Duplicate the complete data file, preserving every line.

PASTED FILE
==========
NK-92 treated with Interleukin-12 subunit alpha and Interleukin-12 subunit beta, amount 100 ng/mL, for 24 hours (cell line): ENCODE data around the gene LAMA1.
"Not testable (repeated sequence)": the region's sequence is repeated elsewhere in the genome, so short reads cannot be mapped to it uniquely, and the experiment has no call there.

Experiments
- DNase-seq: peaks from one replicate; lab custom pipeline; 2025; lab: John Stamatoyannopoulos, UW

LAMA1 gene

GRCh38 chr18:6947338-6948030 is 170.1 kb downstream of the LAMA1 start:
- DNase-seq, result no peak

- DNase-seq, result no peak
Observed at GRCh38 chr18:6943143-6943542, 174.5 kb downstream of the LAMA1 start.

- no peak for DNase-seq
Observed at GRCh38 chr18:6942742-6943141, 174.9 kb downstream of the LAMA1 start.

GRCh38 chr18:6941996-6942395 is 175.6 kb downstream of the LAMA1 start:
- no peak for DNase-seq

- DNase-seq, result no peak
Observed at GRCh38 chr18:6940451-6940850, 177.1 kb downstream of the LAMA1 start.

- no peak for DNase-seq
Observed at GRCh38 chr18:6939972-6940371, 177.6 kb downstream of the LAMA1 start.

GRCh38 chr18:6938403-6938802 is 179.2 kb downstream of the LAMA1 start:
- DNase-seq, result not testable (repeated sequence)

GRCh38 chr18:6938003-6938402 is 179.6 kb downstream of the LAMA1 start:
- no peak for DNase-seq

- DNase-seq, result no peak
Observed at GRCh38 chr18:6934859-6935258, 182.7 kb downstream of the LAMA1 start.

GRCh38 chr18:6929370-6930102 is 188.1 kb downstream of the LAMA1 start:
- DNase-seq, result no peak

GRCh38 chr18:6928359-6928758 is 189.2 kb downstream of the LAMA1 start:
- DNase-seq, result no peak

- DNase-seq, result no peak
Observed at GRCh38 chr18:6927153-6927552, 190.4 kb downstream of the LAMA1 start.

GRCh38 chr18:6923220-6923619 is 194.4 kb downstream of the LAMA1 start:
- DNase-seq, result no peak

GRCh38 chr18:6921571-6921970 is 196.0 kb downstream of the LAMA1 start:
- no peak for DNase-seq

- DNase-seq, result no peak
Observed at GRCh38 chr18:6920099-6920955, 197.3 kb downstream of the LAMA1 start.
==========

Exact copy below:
NK-92 treated with Interleukin-12 subunit alpha and Interleukin-12 subunit beta, amount 100 ng/mL, for 24 hours (cell line): ENCODE data around the gene LAMA1.
"Not testable (repeated sequence)": the region's sequence is repeated elsewhere in the genome, so short reads cannot be mapped to it uniquely, and the experiment has no call there.

Experiments
- DNase-seq: peaks from one replicate; lab custom pipeline; 2025; lab: John Stamatoyannopoulos, UW

LAMA1 gene

GRCh38 chr18:6947338-6948030 is 170.1 kb downstream of the LAMA1 start:
- DNase-seq, result no peak

- DNase-seq, result no peak
Observed at GRCh38 chr18:6943143-6943542, 174.5 kb downstream of the LAMA1 start.

- no peak for DNase-seq
Observed at GRCh38 chr18:6942742-6943141, 174.9 kb downstream of the LAMA1 start.

GRCh38 chr18:6941996-6942395 is 175.6 kb downstream of the LAMA1 start:
- no peak for DNase-seq

- DNase-seq, result no peak
Observed at GRCh38 chr18:6940451-6940850, 177.1 kb downstream of the LAMA1 start.

- no peak for DNase-seq
Observed at GRCh38 chr18:6939972-6940371, 177.6 kb downstream of the LAMA1 start.

GRCh38 chr18:6938403-6938802 is 179.2 kb downstream of the LAMA1 start:
- DNase-seq, result not testable (repeated sequence)

GRCh38 chr18:6938003-6938402 is 179.6 kb downstream of the LAMA1 start:
- no peak for DNase-seq

- DNase-seq, result no peak
Observed at GRCh38 chr18:6934859-6935258, 182.7 kb downstream of the LAMA1 start.

GRCh38 chr18:6929370-6930102 is 188.1 kb downstream of the LAMA1 start:
- DNase-seq, result no peak

GRCh38 chr18:6928359-6928758 is 189.2 kb downstream of the LAMA1 start:
- DNase-seq, result no peak

- DNase-seq, result no peak
Observed at GRCh38 chr18:6927153-6927552, 190.4 kb downstream of the LAMA1 start.

GRCh38 chr18:6923220-6923619 is 194.4 kb downstream of the LAMA1 start:
- DNase-seq, result no peak

GRCh38 chr18:6921571-6921970 is 196.0 kb downstream of the LAMA1 start:
- no peak for DNase-seq

- DNase-seq, result no peak
Observed at GRCh38 chr18:6920099-6920955, 197.3 kb downstream of the LAMA1 start.